Bordallo reintroduces legislation to ease costs of FSM migratio - KUAM.com-KUAM News: On Air. Online. On Demand.

Bordallo reintroduces legislation to ease costs of FSM migratio

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Federal legislation aimed at easing the costs of FSM migration is reintroduced by Congresswoman Madeleine Bordallo.  The Compact Impact Relief Act seeks to help offset the tens of millions of dollars GovGuam says its spends each year on COFA migrants. 

Guam estimates that 16,000 of the 75,000 compact citizens who have migrated to the U.S. live here, at a cost of about $140 million in social services.  In reintroducing her bill, Congresswoman Bordallo again appealed to Washington for help, noting, "As the United States looks to renew the compacts after 2023,  congress must increase mandatory compact impact funding to affected jurisdictions like Guam."

But congress has consistently provided far less in compact impact funding than what Guam has asked for.  So, Bordallo Deputy Chief of Staff Adam Carbullido says the bill takes a more innovative approach telling KUAM News, "If we're not able to get a funding appropriation, we want the united states to meet its obligations to the territories and the affected jurisdictions governments in allowing or providing more assistance to decrease the costs borne by the territorial or the state governments."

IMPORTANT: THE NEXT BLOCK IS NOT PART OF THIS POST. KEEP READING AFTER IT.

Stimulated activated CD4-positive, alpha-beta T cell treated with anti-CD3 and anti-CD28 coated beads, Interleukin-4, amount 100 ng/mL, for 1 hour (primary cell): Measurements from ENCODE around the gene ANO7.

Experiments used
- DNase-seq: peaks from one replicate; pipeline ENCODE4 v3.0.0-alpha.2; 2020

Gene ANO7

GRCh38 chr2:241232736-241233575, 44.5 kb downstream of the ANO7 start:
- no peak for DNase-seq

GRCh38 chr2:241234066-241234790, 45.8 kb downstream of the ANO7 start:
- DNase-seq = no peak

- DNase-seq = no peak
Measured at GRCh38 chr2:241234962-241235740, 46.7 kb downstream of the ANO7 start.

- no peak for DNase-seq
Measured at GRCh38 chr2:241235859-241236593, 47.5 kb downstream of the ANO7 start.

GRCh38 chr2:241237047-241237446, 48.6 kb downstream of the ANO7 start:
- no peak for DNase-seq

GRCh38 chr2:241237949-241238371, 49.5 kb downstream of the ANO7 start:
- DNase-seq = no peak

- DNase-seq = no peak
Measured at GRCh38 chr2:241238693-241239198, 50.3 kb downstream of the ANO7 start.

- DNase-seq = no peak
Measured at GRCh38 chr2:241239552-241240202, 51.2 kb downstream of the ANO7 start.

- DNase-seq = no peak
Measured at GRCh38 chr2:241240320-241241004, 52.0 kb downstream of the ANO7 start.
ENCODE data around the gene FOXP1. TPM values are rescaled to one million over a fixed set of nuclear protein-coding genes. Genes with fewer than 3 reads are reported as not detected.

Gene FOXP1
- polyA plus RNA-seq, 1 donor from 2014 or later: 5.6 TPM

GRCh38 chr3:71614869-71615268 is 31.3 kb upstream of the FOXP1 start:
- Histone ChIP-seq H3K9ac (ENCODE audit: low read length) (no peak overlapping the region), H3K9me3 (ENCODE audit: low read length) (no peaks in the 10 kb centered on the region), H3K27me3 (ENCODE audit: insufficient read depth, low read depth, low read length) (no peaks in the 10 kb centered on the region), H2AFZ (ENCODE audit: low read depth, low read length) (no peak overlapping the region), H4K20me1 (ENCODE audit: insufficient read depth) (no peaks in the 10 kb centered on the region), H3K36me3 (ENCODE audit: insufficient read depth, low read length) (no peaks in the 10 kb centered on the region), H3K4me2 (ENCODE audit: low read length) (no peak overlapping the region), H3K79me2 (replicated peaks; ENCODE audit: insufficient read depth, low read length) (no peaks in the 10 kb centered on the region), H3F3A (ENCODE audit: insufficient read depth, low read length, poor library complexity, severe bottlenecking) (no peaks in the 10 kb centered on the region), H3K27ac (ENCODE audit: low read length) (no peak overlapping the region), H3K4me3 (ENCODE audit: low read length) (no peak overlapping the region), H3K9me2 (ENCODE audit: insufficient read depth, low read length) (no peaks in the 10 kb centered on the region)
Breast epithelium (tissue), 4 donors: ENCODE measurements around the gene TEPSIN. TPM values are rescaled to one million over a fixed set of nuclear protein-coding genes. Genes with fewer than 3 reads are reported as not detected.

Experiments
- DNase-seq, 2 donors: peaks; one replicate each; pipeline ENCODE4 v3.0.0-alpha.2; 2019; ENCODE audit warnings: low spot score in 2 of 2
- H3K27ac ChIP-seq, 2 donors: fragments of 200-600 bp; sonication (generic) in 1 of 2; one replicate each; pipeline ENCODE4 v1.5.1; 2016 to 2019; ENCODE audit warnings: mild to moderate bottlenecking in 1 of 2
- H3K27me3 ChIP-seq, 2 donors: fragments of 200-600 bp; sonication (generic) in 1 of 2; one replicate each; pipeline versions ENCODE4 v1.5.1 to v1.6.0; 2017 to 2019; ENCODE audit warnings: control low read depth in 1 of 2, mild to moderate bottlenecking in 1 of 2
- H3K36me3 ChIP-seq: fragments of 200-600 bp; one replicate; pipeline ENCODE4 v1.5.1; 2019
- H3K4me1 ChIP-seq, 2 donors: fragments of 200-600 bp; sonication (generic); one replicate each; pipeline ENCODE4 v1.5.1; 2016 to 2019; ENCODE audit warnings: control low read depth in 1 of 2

The bill would include COFA migrants in a variety of federal social assistance programs. Meanwhile, one of the largest costs to GovGuam is unpaid medical services at the hospital.  Carbullido says they want to tie those costs to the federal Medicaid program in which Guam is required to pay 45-percent of the bills.

"Our bill would allow them to use its unreimbursed compact impact costs, kind of like its offset, saying we have spent this additional money for compact impact, use that as an in-kind contribution for a Medicaid program," he explained. "It doesn't make COFA migrants eligible for Medicaid itself, but it allows Guam to expand its Medicaid pool on Guam and use compact impact as an offset to that."

Delegates from Hawaii and the CNMI have signed on as cosponsors of the bill. 

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